Resistant Varieties: Agricultural scientists have made great strides in developing disease-resistant varieties. Resistance, however, is a relative term and does not indicate immunity. For example, a tomato plant resistant to Fusarium wilt may develop wilt if stressed but not become diseased to the degree that a susceptible variety might. Resistance could be expressed as slower disease development which allows resistant plants to produce an acceptable yield before or without losing vigor to disease attack.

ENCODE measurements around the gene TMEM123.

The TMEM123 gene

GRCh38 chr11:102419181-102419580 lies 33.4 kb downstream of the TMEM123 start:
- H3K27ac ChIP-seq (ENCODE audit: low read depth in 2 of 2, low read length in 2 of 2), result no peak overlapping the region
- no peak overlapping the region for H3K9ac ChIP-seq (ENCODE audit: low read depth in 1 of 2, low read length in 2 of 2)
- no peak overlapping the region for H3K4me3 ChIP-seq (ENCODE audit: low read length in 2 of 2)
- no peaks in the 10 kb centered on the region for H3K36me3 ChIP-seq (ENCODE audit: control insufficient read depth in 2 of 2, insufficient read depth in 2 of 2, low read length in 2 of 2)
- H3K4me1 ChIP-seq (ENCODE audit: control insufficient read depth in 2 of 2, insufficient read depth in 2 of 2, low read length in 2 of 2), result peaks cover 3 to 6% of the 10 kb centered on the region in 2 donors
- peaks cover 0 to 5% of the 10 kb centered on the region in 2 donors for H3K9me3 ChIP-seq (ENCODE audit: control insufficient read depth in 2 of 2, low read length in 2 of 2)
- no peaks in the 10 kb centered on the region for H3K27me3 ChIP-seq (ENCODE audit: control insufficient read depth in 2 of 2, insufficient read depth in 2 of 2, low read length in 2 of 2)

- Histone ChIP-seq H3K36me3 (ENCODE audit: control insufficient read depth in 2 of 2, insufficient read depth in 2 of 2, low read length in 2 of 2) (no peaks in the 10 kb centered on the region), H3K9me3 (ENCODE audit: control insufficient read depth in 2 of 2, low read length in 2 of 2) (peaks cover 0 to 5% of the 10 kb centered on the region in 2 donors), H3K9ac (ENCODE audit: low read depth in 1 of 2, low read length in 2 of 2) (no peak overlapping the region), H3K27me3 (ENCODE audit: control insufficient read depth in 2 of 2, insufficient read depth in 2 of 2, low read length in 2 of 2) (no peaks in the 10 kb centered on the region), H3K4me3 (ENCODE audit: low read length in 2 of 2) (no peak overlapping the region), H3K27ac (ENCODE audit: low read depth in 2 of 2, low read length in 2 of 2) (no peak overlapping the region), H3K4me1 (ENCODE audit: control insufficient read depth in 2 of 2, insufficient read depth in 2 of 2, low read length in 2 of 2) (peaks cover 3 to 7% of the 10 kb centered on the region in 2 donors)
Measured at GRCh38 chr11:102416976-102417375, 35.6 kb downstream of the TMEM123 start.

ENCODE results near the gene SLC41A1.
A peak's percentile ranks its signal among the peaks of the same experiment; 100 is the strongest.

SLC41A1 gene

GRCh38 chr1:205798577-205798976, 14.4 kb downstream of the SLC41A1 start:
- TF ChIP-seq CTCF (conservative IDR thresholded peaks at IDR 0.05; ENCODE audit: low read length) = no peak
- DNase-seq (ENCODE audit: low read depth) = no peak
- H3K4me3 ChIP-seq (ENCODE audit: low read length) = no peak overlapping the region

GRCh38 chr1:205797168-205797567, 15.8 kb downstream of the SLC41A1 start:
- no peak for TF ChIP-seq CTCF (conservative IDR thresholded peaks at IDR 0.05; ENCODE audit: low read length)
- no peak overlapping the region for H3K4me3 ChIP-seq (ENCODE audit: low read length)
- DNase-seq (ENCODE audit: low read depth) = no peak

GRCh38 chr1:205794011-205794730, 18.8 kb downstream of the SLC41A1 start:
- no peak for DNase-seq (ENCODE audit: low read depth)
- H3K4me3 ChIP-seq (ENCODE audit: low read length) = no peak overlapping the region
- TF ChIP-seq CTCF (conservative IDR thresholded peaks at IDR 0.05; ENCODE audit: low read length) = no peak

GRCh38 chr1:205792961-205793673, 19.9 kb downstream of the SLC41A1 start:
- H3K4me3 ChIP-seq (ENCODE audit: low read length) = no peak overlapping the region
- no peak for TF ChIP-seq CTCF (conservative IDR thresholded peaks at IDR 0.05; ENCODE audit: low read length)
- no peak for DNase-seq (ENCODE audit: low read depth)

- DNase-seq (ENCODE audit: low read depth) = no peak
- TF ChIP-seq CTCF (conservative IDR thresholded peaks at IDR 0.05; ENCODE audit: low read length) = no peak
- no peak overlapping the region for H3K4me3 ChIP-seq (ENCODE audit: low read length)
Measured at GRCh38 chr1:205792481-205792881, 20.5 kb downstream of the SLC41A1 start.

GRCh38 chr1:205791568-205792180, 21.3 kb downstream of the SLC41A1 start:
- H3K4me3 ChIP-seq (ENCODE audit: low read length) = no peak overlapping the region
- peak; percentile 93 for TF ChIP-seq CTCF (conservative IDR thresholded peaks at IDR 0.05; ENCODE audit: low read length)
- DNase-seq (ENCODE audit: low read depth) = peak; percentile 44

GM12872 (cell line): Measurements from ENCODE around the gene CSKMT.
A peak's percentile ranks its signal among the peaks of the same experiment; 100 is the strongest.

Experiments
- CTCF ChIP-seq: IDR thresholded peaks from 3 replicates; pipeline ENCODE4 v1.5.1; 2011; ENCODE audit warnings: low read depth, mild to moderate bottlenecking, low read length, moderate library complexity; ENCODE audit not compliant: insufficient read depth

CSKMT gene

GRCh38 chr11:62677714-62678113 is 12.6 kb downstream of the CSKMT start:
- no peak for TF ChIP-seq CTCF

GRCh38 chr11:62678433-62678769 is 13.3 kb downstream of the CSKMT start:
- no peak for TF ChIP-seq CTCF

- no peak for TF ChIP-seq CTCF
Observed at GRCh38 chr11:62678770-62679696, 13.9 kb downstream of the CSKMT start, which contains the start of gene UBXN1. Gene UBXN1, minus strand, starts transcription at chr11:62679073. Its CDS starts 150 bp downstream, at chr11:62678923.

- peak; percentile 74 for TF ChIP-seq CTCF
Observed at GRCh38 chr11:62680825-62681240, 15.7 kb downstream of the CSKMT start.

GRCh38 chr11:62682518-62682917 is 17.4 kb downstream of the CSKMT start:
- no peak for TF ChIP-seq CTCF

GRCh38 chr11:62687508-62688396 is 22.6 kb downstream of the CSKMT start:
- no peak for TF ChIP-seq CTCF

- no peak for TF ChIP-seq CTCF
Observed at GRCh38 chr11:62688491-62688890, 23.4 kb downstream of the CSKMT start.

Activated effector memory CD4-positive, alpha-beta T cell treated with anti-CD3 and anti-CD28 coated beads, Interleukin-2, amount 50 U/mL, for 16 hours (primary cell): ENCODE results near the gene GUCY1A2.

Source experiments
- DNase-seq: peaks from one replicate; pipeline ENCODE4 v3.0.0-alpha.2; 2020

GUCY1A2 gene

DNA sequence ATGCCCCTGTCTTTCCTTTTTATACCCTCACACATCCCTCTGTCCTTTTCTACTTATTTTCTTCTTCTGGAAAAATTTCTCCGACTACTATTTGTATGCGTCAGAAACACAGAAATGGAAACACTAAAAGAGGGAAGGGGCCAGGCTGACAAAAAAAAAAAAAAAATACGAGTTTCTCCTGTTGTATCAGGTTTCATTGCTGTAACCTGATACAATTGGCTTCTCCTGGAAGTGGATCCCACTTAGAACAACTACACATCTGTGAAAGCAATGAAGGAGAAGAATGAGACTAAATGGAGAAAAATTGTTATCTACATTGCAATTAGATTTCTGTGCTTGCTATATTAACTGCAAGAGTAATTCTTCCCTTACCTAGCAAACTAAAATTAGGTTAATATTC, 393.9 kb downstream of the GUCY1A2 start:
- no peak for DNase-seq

Sanitation: Any crop residue destruction practice that reduces the disease agent’s ability to reproduce or overseason could be included under sanitation. Examples are raking and burning diseased leaves and disposing of infected fruit. Root knot nematode-infested plants should be dug and as much of the root system as possible removed from the garden site. Root knot nematodes are harder to kill when protected by root tissue. Diseased leaves, fruits, and other plant parts should not be piled near the garden. Fungi, for instance, often produce thousands of spores in the reproductive process, and these spores can be wind-blown great distances. Diseased plant tissue should be buried, burned, or disposed of in some other way that prevents the dispersal of the disease agent. In most cases, it is best not to put diseased plant parts in a compost pile. This is especially true for nematode-infected plants. Although many disease organisms are destroyed by heat during composting, 100 percent kill is not normally obtained. Contaminated compost will only serve to spread disease organisms as the compost is being used. Compost for the garden could be made with grass clippings or shrubs and tree leaves, as the disease organisms on grass and leaves are not likely to affect garden plants.